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Once we had finally ordered (about 15 minutes into our visit) it took just about 10 minutes for the tempura appetizer to arrive.  As we all agreed when we picked it out, you can’t really go wrong with this, no matter where you order it.  It arrived with the usual tempura sauce and also a pinkish looking sauce that smelled and tasted an awful lot like thousand island dressing with a bit of a zing.  It was interesting, though I found myself going back to the more traditional sauce.  The plate contained a handful of plump shrimp, broccoli, zucchini, sweet potato, and green and red peppers.  It was all quite good.

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We had only just started working on this when Haylee came by and told us that our entrees were actually ready to go if we wanted them, so we said bring them on.  Very quickly the table started to get very busy.  First she brought the pasta and side of fries, then followed with the two buckets of seafood.  The seafood was each in a bag.  She came back with several bibs and plastic gloves (that’s new to me).  She then pulled the bags out and placed each one in front of us.  This was a lot to take in.  I haven’t ordered like this in a long time.  I’m sure I’ve mentioned before that I don’t really like eating messy food with my hands, but there was no turning back here.  I suited up and dove in.

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Starting with the crab, this was simple enough.  Armed with a fork, a leg cracker and my hands I went to work.  The snow crab was delicious as expected.  Everything in this bag was very hot at first.  Any hotter and it may have been difficult to manage using your hands.  It gradually cooled off but still remained quite warm, especially at the bottom where all the buttery, garlicy juice was.  I didn’t spend a whole lot of time on any one item, instead choosing to grab whatever looked the easiest to pull something edible from.  The mussels and clams were at the top of that list and I went back to them frequently.  I found the mussels to be probably my favorite item behind the crab.  They were incredibly flavorful and all of them were quite large.  The shrimp were huge.  I didn’t really have any idea what I was doing.  I was just pulling heads, squeezing tails and tearing shells and legs.  I felt like an animal.  It was delicious though.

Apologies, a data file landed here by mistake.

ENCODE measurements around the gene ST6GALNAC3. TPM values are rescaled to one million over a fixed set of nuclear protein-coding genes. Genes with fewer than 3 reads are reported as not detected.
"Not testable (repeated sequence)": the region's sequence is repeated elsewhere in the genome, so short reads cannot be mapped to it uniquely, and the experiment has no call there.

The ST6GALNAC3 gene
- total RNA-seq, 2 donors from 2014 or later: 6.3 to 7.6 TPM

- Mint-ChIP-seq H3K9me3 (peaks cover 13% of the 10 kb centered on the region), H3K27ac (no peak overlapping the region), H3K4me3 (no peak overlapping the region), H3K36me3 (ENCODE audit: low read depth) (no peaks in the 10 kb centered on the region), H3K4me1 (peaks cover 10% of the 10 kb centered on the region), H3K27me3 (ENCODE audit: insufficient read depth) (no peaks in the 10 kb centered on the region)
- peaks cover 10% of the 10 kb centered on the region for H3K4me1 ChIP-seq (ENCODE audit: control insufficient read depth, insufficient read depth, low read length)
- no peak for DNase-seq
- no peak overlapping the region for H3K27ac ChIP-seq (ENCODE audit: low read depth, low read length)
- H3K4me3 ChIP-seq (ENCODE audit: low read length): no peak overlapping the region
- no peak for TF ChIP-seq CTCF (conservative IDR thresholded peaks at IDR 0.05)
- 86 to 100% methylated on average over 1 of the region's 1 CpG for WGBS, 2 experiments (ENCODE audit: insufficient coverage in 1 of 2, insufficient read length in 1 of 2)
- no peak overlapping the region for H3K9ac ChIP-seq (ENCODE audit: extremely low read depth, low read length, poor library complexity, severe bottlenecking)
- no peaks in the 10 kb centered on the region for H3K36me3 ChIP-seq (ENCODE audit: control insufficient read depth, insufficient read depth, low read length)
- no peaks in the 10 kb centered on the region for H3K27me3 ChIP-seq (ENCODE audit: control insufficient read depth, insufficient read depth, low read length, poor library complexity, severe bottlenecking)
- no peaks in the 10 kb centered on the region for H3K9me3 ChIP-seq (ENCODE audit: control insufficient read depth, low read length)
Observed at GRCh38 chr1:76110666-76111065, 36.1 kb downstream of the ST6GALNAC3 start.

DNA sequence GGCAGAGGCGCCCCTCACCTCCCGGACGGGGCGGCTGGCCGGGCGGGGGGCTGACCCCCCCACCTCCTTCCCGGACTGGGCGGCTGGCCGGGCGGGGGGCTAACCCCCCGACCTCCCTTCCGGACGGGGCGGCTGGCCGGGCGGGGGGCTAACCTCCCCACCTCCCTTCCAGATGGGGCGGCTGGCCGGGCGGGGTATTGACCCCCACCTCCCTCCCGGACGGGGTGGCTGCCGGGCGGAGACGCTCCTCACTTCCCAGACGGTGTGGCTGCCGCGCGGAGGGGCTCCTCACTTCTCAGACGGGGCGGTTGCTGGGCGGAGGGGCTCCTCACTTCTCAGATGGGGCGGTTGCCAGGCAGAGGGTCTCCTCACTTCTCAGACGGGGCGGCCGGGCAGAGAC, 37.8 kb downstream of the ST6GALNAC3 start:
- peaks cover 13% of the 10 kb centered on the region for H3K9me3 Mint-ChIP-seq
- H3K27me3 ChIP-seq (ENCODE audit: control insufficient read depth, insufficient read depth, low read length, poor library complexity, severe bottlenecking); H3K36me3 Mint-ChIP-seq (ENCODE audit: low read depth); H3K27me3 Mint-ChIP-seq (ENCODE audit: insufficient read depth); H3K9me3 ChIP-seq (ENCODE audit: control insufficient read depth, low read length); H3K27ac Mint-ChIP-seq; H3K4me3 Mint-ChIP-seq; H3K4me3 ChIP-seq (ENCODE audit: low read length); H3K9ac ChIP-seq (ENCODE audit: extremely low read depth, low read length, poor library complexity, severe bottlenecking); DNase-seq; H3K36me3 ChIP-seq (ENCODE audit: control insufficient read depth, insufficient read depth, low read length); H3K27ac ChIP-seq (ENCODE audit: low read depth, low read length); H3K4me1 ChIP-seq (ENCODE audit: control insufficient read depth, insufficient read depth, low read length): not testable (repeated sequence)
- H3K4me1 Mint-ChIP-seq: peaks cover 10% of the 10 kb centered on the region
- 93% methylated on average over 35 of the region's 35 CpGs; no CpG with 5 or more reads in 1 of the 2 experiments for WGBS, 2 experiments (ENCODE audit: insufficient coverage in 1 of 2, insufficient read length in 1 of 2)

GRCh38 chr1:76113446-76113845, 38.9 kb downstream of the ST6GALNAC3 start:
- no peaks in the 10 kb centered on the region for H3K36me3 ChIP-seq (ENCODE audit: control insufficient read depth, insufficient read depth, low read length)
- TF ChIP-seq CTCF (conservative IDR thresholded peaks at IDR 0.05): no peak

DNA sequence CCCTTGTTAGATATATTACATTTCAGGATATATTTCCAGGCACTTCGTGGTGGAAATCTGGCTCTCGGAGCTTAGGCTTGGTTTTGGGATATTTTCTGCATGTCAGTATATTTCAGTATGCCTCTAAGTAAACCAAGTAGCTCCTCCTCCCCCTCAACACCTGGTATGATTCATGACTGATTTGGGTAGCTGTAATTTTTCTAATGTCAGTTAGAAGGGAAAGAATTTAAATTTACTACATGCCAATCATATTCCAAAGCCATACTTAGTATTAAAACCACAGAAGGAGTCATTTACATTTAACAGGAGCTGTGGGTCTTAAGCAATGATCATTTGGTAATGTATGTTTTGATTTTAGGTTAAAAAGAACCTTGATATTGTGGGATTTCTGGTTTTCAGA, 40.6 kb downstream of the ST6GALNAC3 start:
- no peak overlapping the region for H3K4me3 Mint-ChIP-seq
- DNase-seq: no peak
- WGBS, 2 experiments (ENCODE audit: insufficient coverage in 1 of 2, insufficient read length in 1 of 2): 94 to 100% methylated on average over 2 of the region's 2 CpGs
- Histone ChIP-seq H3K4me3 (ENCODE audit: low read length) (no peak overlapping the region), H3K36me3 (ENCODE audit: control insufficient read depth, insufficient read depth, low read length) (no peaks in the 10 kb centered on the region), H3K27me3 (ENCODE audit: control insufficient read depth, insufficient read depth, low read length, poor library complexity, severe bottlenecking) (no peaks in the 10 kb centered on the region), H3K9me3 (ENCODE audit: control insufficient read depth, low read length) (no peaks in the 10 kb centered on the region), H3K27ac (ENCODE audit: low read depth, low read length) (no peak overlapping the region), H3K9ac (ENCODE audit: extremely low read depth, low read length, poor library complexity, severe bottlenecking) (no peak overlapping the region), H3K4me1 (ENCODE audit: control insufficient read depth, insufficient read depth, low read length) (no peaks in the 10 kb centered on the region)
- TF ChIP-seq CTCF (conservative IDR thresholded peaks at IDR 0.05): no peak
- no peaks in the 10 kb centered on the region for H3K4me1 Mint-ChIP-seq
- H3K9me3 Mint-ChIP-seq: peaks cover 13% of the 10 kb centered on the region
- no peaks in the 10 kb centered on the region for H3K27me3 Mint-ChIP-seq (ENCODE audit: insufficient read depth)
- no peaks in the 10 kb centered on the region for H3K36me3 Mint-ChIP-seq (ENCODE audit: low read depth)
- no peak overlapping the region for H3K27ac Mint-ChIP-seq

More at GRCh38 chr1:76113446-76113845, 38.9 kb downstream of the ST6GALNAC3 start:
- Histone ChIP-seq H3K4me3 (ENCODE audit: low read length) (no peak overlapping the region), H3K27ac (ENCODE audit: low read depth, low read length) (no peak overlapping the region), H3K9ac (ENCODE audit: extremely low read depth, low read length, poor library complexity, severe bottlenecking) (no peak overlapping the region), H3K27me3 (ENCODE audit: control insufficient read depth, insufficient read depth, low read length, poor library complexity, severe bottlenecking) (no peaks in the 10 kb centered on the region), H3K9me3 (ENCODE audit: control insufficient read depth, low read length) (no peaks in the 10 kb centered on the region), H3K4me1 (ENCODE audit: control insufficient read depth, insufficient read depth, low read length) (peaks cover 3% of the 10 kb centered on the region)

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I had less idea what to do with the crawfish.  The last time I remember seeing one of these was when I was a kid, camping with the family and we fished some out of a creek with pieces of hotdog.  I don’t even remember if we ate them or not.  The heads of these came off very easily and had a lot of juices inside.  The meat in the body and tail I had a little more trouble getting to.  Taste-wise there were probably my least favorite.  That’s not to say that they were bad, I just really liked everything else a lot more.  Even the corn and potatoes were pretty good, though I only picked at those a bit.

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Eventually I stopped.  Partially because I did kind of feel full, but also because it was exhausting.  I peeled my gloves off which, after handling spiny crustaceans, had been punctured many times over and ended up leaving my hands covered in buttery sauce anyway.  For 2 lbs of seafood I think I did a pretty good job.